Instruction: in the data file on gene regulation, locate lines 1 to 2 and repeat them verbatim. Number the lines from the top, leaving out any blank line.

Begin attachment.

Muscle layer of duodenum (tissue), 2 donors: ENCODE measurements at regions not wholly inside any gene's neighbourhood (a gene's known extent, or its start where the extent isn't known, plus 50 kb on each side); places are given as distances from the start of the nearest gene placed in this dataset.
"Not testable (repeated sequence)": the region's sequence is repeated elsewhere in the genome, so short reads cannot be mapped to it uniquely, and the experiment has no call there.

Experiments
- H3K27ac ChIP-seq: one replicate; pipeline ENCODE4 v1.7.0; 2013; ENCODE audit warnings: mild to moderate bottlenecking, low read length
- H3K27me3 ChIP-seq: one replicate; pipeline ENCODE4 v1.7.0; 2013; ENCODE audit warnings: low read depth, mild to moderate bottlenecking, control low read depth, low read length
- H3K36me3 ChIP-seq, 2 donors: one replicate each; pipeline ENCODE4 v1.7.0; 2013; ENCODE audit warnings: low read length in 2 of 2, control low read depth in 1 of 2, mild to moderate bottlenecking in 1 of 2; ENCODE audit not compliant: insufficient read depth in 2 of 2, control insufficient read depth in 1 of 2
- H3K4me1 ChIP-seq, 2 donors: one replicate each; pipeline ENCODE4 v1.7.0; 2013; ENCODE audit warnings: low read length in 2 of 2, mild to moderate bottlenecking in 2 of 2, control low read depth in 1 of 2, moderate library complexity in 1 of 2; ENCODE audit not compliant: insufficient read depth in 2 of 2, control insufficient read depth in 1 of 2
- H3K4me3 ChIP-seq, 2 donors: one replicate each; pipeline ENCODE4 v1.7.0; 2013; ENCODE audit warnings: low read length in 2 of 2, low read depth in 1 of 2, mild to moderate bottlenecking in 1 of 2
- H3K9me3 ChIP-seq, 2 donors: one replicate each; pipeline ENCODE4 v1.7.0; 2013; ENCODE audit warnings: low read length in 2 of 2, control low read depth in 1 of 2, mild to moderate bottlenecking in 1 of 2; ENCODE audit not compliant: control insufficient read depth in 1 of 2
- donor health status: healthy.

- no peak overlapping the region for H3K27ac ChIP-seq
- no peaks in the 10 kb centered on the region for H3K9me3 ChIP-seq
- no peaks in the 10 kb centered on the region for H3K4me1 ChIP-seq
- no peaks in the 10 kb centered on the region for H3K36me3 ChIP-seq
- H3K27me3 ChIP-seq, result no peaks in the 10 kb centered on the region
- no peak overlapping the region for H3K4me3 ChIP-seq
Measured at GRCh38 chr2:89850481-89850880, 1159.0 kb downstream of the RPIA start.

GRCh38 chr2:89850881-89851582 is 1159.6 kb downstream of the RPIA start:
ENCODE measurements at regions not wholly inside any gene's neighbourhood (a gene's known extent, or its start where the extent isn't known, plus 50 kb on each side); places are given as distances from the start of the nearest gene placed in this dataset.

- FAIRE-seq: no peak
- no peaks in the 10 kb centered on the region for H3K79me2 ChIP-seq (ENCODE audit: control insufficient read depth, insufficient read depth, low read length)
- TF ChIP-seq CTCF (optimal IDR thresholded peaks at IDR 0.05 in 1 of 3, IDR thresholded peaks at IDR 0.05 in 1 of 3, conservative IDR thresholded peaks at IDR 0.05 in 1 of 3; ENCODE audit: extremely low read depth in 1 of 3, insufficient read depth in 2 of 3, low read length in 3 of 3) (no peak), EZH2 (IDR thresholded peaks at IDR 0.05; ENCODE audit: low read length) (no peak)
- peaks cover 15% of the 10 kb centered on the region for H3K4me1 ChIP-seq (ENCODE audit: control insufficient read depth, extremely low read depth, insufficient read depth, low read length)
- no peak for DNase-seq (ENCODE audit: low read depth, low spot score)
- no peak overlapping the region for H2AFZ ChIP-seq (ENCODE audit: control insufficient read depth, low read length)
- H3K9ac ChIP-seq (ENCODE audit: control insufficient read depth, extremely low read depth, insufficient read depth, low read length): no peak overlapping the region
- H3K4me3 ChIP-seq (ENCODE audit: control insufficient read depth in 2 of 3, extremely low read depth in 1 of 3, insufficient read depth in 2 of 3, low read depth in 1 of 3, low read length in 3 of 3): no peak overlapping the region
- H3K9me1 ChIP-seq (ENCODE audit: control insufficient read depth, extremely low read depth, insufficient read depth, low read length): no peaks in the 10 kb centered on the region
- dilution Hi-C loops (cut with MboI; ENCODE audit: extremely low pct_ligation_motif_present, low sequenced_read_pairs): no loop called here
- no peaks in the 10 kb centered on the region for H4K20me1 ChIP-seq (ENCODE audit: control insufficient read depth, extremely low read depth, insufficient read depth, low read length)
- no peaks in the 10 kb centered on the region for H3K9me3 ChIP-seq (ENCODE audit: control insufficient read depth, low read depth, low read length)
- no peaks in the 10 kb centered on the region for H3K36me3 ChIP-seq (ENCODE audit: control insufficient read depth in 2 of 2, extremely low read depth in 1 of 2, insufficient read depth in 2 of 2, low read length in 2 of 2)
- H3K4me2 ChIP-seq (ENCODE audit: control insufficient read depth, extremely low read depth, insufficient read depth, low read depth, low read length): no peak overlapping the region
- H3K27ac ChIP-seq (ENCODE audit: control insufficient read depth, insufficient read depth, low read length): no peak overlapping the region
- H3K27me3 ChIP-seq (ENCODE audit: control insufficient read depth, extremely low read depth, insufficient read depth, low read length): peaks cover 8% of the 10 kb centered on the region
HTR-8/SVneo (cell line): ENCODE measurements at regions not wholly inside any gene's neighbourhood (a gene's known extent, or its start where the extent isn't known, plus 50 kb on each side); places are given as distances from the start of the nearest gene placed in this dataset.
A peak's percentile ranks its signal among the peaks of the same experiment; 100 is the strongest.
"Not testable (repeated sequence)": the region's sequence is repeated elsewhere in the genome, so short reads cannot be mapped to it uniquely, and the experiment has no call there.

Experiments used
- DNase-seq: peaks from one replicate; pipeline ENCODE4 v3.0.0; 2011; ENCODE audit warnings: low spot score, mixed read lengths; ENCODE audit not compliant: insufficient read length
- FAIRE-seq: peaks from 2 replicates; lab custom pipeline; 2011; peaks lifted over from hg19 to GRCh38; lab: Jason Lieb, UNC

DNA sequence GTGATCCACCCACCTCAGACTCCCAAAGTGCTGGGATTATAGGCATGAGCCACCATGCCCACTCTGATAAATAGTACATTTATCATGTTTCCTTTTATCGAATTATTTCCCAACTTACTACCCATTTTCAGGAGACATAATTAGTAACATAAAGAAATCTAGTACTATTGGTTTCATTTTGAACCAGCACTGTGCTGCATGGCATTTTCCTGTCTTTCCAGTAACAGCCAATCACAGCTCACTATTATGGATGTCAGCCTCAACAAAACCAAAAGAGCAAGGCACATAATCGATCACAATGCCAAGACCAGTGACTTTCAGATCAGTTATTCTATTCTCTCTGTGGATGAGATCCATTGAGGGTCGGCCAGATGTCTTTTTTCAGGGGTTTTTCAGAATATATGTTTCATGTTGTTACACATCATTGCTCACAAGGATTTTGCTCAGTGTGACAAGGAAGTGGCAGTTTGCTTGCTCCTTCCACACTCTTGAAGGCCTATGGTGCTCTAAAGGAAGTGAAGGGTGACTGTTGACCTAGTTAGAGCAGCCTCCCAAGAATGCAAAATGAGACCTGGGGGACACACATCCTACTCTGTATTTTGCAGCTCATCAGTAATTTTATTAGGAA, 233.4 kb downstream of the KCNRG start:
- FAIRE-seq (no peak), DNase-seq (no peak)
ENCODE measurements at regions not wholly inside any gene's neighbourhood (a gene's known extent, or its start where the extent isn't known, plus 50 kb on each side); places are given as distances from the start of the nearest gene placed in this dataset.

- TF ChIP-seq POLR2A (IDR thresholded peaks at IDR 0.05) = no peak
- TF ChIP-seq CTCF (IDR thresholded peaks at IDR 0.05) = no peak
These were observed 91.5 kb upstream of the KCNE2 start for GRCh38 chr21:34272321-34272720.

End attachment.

Muscle layer of duodenum (tissue), 2 donors: ENCODE measurements at regions not wholly inside any gene's neighbourhood (a gene's known extent, or its start where the extent isn't known, plus 50 kb on each side); places are given as distances from the start of the nearest gene placed in this dataset.
"Not testable (repeated sequence)": the region's sequence is repeated elsewhere in the genome, so short reads cannot be mapped to it uniquely, and the experiment has no call there.